Euroclear, the Brussels-based international securities settlement system, sees the recent implementation of its real time system, as boosting its facilities for its different collateral management services.
Denis Peters of Euroclear, says that this is an area that is developing and is expected to grow much faster. “We see it as an opportunity for pension funds and other end users with cash balances to earn returns on these or even their securities balances at very low levels of risks.”
Of the four possible areas, the most active one is triparty repo, where lenders obtain extra returns on cash loaned to broker dealers and others.
The Morgan Guaranty Trust Company of New York, which operates the Euroclear sytem, normally provides the triparty neutral agent service. “In addition to performing the administration, they monitor the terms of the deals, do a mark to market on a daily basis and will issue margin calls, or they will even credit securities when there is an excess.”
The triparty service was first launched by Euroclear in 1994. “There has been a 400% growth rate in the past four years and compared with 1995, the average daily outstanding has grown from $7bn (E6.34bn) to almost $30bn.”
The triparty repo ‘flagship product’ has been extended to include triparty securities lending. “The two counterparties to a securities lending arrangement, hire a third party agent to ensure the agreement is fulfilled.” There is also a product the ‘triparty secured loan’ where the two sides agree to a longer term relationship: “This is where firms in need of securities on a longer term basis have a pool available to them,” says Peters. A more recent development is the ‘triparty derivative support’. “Here we use collateral to cover exposures deriving from derivative transactions.”
But even within the established tri- party repo the marketplace has moved on. “We have definitely seen a shift over the years, so that the cash provider is willing to take lower grade paper and more exotic types of securities. The majority of paper used in triparty repo is not the highest grade. The players willing to accept such terms are seen as the most attractive to do business with.”
Euroclear is convinced that the repo market will boom in the single currency environment with the disappearance of currency risk, says Peters. But it is not just that, as triparty deals are now becoming more part of the business. “We believe more and more professional investors will engage in financing for their securities transactions.”
The arrival of real time settlement (see IPE February page 30) at Euroclear means that transactions that were previously settled overnight for confirmation the next morning, can now be completed on a T+0 or same day basis. “This will be attractive to sophisticated securities professionals, as it will allow them to undertake more activity, with more securities that will become available to them. We will see more same day financing and an increasing appetite to borrow capital,” Peters predicts.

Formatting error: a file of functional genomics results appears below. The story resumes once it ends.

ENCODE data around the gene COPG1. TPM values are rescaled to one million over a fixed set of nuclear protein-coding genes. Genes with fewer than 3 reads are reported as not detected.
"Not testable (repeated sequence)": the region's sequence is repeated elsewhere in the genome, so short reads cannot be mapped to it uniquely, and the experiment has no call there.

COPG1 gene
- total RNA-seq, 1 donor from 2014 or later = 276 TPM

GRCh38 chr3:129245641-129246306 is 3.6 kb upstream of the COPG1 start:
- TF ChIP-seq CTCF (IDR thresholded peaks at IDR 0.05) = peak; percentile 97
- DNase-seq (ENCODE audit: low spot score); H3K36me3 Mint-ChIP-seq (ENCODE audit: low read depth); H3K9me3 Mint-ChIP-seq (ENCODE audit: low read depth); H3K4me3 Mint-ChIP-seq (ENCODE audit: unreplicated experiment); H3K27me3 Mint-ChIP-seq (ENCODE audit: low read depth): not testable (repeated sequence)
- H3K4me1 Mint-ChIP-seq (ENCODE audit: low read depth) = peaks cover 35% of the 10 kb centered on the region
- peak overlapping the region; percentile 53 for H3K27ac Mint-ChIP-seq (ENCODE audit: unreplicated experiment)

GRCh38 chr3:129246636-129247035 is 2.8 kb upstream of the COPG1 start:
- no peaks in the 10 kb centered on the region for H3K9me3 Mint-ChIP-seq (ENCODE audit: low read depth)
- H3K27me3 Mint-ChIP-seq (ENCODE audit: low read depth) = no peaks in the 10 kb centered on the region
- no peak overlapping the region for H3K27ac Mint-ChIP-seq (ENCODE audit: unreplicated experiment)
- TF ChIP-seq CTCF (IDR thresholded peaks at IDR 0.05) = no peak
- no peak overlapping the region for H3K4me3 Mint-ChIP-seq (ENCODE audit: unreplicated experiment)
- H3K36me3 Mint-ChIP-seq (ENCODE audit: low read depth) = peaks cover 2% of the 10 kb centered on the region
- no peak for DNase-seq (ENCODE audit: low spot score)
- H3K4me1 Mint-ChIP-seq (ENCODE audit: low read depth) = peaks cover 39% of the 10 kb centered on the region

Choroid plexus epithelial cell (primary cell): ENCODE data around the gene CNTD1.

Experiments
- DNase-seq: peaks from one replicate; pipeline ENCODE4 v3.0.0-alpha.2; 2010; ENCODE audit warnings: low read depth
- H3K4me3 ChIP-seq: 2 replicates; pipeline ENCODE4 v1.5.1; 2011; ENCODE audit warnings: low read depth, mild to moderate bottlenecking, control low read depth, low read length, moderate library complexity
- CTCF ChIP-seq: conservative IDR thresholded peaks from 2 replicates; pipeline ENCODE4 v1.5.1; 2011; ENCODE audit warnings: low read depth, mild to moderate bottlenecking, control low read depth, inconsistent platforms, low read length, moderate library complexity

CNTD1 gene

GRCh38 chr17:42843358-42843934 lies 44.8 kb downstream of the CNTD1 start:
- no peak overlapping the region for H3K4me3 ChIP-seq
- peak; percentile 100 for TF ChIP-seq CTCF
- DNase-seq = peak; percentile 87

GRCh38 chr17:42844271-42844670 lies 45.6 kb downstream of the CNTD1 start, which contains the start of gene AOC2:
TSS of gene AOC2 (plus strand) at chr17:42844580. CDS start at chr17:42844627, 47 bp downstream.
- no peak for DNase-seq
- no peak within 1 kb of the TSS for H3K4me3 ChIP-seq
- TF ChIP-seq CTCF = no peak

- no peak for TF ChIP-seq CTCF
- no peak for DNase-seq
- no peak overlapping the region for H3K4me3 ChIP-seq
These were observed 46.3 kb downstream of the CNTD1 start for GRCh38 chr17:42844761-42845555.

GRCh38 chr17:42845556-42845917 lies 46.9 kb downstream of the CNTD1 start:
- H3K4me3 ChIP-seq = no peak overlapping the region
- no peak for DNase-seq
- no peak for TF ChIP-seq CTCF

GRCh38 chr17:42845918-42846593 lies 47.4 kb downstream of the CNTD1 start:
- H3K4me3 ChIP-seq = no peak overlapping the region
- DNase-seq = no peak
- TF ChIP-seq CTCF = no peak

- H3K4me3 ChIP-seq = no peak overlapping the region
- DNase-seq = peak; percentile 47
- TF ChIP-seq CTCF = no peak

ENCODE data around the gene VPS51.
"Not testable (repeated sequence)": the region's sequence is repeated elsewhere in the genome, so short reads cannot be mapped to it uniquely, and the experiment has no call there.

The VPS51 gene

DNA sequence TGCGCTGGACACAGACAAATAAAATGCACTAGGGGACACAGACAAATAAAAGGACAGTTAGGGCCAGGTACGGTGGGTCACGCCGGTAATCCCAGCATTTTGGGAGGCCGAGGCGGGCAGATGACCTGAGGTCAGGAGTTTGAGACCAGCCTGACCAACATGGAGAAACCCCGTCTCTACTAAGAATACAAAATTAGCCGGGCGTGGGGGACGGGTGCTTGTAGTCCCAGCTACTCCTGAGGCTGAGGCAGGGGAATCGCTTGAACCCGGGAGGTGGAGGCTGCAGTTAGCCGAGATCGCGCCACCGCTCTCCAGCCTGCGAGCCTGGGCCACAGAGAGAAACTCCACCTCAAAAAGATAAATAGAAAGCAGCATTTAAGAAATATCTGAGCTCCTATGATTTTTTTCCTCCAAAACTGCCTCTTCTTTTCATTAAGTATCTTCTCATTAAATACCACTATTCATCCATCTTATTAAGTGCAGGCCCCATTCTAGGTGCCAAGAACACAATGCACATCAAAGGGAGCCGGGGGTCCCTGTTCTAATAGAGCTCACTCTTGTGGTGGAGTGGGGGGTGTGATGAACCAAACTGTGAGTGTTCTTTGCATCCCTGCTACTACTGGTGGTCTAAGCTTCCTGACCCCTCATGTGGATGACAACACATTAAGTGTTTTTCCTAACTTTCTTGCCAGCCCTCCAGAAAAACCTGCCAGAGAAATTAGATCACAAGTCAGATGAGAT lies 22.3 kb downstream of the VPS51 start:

There has also been growing confidence on the part of ‘cash rich institutions’ in the repo markets. “They are becoming more and more comfortable in taking different types of collateral,” he adds.
Currently, the big cash providers are central banks, commercial and custodian banks, who may be doing it on their own account or for their underlying clients. “There are the occasional corporate and pension fund manager.” Such organisations have to have a direct account with Euroclear, he points out. Since it is a membership organisation, mainly for those involved in cross-border settlements, something that would not be available to corporates and pension funds, the decision was taken to relax the admission criteria and allow them to join Euroclear purely for collateral management.
Euroclear is the largest international settlement system in the world which had a turnover in 1998 of $44.9trn, equivalent to $177bn each day, he points out. “This is equal to settling the GNP of Belgium every two days.”
It also has a custody business, described as complementary to the core activities. This has assets in custody of $2.7trn. “We offer comprehensive but basic custody services, as many of our clients are local and global custodians. We do not want to compete with them, but to serve them as the custodians’ custodian.”
This, he points out, gives the end investor a choice of service provider. “When a pension fund gives gives a portfolio of securities to a custodian to manage on its behalf, the custodian usually makes the selection as to who the settlement agency might be for a cross border trade.” But there may be more risk control and it could be more cost effective to settle through Euroclear than through a network of local custodians.
He does not see this as cutting across the custodian, who would charge their normal margin, it would just be on a lower cost base.
Peters also believes that his organisation’s security lending programme, because of its position of virtually being “lender of last resort,” meaning that, “the fees being earned on those securities, which are usually lent overnight, are the highest in the marketplace.”
This, he thinks, could also be attractive to pension funds. Fennell Betson